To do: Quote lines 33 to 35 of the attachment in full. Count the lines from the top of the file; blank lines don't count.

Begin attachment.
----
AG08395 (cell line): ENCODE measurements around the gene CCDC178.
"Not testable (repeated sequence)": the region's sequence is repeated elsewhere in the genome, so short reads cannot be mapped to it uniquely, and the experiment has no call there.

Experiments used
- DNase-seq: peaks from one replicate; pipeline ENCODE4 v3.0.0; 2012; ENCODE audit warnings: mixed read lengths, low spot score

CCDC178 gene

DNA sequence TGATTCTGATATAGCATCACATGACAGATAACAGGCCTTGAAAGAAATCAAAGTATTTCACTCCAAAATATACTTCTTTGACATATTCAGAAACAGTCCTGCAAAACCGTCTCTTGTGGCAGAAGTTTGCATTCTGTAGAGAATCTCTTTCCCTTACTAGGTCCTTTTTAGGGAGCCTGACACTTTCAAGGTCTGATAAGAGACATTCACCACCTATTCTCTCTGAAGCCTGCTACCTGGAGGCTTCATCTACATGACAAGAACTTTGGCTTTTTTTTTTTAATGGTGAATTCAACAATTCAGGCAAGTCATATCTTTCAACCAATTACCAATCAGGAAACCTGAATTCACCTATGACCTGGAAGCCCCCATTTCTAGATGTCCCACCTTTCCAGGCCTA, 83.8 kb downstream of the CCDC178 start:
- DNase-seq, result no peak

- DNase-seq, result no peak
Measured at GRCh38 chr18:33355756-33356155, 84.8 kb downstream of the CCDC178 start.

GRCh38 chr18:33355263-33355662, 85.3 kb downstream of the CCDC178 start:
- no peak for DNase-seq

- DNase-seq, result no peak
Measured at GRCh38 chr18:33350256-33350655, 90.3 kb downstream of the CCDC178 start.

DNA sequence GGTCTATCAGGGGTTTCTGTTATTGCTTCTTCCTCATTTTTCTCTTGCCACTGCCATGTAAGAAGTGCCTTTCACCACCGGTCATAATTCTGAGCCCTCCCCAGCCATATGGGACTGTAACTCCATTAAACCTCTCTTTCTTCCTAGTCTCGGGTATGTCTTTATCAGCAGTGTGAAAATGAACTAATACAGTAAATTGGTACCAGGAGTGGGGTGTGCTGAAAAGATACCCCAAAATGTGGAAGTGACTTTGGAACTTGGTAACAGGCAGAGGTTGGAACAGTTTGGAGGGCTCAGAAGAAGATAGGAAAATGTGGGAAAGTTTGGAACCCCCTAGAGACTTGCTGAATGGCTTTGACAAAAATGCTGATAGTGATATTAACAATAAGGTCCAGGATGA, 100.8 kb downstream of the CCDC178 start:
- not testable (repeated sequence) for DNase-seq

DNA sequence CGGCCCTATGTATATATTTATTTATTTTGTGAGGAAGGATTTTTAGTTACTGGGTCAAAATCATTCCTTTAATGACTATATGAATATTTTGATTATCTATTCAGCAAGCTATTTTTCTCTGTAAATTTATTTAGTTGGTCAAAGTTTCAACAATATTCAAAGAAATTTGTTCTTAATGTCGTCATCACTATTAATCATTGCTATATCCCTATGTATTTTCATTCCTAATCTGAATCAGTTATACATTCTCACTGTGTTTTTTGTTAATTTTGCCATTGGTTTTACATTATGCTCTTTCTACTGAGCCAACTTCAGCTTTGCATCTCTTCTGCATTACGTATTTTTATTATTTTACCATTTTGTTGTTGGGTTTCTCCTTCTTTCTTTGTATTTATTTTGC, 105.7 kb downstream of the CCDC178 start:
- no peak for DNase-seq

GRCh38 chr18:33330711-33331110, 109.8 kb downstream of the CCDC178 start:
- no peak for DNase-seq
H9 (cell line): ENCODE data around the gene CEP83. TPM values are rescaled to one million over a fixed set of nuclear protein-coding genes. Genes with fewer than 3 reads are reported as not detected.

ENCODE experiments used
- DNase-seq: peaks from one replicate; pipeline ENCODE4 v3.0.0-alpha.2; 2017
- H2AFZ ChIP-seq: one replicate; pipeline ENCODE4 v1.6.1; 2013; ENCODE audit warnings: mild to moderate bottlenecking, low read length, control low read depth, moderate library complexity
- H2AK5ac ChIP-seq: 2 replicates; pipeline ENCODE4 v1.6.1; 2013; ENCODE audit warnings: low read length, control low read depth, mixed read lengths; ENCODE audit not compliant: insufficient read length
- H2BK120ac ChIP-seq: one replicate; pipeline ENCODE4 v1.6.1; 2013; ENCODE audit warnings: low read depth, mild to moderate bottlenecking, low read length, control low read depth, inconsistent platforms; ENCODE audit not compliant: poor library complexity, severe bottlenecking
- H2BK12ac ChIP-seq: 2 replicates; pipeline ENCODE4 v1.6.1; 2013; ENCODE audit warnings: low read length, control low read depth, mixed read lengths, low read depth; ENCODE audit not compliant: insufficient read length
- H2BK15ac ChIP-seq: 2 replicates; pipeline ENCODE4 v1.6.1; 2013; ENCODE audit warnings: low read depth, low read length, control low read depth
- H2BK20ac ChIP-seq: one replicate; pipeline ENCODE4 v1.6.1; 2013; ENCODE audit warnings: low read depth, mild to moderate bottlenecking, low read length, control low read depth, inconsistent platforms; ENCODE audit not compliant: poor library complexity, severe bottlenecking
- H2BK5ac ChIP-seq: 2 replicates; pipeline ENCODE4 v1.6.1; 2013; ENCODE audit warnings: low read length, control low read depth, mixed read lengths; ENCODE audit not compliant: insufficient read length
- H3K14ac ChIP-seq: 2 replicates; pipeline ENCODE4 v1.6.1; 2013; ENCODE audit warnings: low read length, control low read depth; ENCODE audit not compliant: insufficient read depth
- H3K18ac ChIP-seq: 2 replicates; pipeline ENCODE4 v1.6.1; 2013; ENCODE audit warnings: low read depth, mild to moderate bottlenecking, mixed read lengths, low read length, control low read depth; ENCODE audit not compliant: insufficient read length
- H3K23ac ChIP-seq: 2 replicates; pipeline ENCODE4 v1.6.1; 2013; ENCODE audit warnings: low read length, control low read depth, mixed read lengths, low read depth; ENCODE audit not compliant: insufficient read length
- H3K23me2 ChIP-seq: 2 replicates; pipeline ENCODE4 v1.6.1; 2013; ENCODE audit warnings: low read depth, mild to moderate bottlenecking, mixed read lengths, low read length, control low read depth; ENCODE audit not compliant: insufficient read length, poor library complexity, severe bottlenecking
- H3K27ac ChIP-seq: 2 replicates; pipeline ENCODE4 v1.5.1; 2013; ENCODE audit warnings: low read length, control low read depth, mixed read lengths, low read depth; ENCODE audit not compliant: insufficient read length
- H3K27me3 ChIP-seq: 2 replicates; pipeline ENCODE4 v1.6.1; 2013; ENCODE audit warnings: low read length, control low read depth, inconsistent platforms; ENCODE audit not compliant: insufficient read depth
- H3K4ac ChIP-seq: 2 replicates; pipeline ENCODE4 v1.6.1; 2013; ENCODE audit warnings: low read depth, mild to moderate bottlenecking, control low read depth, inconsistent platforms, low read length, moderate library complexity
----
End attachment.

- H3K23me2 ChIP-seq: 2 replicates; pipeline ENCODE4 v1.6.1; 2013; ENCODE audit warnings: low read depth, mild to moderate bottlenecking, mixed read lengths, low read length, control low read depth; ENCODE audit not compliant: insufficient read length, poor library complexity, severe bottlenecking
- H3K27ac ChIP-seq: 2 replicates; pipeline ENCODE4 v1.5.1; 2013; ENCODE audit warnings: low read length, control low read depth, mixed read lengths, low read depth; ENCODE audit not compliant: insufficient read length
- H3K27me3 ChIP-seq: 2 replicates; pipeline ENCODE4 v1.6.1; 2013; ENCODE audit warnings: low read length, control low read depth, inconsistent platforms; ENCODE audit not compliant: insufficient read depth